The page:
Council’s Work to Address BART Safety, Cleanliness Concerns Showing Results
The Bay Area Council has advocated fiercely for an aggressive focus on addressing rising safety and cleanliness concerns on BART, the backbone mass transit system we were instrumental in creating decades ago. Polling we conducted reinforced the message that crime, drug use and other illegal behavior are main reasons riders have been staying away from the system. Voters surveyed made it clear they wanted to see police officers on trains and in stations, more regular cleaning and stronger enforcement of system rules. A series (BART on the Brink) that CBS/KPIX launched this week examining BART’s challenges highlighted the Council’s survey findings and included analysis from our policy team. The Council was also instrumental in securing BART Board of Directors’ opposition to legislation that would have decriminalized fare evasion on the system, and later won Gov. Newsom’s veto after the bill passed.
BART responded (read about BART’s Safe and Clean Plan) by launching police patrols discontinued during the pandemic, conducting more frequent and thorough cleanings and taking other measures to address rider concerns. The moves now appear to be paying off. Data BART released this week found that a sharp reduction from May to October in the number of incidents delaying train service. Among the findings:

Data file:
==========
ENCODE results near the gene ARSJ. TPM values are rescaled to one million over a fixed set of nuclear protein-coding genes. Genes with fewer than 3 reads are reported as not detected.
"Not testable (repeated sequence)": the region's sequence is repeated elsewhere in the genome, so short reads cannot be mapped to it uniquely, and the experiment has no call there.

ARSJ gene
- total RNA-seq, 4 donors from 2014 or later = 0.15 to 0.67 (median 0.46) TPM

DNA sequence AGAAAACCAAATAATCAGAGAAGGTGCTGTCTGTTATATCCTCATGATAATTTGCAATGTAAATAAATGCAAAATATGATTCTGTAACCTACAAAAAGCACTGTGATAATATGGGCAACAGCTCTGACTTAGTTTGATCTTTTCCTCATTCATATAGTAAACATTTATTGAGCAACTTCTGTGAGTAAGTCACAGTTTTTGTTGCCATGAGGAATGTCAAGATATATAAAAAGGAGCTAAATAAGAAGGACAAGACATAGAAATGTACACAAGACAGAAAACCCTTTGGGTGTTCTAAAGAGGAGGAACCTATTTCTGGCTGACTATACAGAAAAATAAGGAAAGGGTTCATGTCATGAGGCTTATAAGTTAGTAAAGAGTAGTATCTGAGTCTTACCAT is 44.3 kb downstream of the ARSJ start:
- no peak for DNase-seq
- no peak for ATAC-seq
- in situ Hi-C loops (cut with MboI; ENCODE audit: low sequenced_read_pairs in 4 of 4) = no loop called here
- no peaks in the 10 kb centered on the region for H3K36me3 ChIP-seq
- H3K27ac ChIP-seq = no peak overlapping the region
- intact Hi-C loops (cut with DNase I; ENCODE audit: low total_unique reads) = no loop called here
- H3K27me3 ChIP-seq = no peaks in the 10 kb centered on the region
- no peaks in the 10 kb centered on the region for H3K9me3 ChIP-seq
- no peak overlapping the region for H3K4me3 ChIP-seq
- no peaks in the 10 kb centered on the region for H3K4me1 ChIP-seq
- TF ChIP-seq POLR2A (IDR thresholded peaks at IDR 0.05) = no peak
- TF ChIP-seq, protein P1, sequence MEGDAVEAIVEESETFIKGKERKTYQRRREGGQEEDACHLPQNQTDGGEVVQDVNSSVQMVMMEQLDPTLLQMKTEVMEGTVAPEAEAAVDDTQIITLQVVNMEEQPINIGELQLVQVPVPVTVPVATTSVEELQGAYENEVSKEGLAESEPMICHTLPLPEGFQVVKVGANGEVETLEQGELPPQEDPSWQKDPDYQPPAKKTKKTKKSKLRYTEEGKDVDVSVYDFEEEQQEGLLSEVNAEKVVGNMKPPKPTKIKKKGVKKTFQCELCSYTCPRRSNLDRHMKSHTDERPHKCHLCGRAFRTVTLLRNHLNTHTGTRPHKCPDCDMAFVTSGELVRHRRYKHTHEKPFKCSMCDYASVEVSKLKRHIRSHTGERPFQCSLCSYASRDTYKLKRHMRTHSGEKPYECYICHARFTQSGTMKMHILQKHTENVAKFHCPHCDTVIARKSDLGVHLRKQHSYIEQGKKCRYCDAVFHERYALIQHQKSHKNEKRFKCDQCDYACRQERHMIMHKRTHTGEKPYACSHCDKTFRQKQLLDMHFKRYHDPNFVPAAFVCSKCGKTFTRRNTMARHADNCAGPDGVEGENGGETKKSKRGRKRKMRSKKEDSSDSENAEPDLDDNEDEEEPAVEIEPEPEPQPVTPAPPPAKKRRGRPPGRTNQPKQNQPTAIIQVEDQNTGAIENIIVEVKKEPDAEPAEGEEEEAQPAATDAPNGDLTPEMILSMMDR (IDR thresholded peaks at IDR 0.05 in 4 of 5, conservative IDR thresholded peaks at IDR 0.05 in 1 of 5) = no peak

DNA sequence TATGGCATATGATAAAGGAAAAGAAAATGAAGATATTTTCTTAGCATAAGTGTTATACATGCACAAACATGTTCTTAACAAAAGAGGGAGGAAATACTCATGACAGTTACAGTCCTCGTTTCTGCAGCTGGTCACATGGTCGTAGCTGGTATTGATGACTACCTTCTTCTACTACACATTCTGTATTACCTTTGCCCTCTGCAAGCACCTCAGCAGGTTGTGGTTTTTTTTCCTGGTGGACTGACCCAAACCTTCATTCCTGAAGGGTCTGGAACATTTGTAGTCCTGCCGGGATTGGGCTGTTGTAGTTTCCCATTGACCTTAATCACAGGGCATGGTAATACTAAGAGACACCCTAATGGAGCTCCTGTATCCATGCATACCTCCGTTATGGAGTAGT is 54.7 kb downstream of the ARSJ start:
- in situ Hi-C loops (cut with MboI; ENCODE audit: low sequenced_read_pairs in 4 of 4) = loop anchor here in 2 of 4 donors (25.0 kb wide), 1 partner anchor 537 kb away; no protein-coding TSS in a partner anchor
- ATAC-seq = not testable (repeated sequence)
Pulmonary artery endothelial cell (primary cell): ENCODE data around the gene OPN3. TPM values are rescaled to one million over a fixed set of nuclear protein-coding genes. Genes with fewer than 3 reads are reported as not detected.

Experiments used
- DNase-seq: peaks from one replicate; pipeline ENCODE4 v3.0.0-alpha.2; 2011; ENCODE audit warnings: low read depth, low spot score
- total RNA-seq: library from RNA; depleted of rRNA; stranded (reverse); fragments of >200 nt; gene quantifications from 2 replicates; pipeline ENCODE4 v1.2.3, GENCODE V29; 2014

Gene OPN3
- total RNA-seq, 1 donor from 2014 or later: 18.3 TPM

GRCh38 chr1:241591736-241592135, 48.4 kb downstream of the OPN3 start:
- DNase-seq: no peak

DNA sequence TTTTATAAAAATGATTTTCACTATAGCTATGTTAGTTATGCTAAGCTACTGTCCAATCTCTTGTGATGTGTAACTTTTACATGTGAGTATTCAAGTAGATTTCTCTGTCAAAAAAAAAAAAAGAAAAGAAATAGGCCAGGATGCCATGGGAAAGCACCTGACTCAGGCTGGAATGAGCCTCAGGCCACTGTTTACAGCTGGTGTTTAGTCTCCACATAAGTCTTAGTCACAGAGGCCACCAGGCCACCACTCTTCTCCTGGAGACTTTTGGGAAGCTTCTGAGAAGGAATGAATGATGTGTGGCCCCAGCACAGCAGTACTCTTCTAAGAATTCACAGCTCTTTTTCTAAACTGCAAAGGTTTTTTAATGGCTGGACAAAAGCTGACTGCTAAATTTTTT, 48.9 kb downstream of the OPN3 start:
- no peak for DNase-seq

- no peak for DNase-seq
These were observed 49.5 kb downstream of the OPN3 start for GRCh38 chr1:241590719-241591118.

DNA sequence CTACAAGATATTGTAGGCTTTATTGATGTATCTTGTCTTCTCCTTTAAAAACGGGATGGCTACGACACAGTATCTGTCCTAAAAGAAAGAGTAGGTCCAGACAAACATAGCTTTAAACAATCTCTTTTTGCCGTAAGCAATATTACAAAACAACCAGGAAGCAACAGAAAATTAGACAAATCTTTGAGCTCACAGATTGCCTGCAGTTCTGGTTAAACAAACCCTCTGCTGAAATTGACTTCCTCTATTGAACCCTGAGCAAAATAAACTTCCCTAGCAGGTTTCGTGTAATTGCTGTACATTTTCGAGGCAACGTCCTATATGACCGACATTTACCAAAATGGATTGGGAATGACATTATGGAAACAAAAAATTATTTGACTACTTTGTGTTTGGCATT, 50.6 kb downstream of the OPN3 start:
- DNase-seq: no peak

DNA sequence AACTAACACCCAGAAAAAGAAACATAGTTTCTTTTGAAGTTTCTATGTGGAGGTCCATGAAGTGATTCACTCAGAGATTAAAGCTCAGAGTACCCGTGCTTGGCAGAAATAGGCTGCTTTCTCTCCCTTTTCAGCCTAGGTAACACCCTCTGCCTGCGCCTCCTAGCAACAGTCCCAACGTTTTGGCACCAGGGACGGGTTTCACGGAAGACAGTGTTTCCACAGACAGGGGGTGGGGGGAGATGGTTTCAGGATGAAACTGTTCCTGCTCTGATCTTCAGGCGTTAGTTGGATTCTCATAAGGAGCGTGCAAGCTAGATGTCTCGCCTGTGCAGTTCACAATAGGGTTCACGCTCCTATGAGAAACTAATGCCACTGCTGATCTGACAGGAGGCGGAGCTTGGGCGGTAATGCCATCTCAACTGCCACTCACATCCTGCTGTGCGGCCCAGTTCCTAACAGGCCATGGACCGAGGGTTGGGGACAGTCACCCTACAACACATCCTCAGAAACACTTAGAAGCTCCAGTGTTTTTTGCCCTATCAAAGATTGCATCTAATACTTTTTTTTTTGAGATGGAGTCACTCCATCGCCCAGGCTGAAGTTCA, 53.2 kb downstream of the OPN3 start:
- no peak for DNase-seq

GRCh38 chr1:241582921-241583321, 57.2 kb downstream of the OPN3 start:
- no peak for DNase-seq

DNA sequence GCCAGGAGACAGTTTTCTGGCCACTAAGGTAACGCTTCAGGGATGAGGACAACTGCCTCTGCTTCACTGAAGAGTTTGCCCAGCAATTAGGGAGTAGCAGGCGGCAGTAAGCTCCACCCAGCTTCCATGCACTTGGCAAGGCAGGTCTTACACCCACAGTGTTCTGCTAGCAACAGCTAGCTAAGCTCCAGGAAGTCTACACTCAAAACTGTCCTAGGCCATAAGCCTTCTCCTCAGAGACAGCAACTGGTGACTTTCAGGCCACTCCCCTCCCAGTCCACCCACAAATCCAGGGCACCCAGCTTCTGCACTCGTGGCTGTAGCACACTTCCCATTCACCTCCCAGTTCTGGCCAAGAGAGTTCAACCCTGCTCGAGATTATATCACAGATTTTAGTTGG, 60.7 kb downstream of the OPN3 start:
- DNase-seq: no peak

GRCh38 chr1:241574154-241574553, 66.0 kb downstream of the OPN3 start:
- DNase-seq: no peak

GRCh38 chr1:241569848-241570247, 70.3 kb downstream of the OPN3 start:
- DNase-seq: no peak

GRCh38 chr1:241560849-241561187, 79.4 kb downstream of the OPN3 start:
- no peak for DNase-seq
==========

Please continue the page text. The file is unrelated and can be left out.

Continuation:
- The number of BART Police (BPD) incidents causing delays fell from 374 to 295
- The number of trains impacted by incidents declined from 1,144 to 694
- Total train minutes lost due to BPD incidents dropped from 9,878 to 6,380
“These numbers paint a picture of how our commitment to rider safety is paying off,” said BART General Manager Bob Powers, who serves on the Council’s Board of Directors. “Fewer delays due to BPD incidents not only shows safety is improving but it helps our on-time performance. This is a win-win for riders as we deliver on our commitment to ensure BART is the safest way to travel around the Bay.”
Meanwhile, BART ridership is showing some signs of picking up, even though there is much work to do. The Council is also continuing to advocate for BART to accelerate installation of new fare gates, which will deter lawbreakers and, by the system’s own estimates, conservatively generate $25 million annually in revenue. To engage in the Council transportation safety work, please contact Policy Director Laura Hill.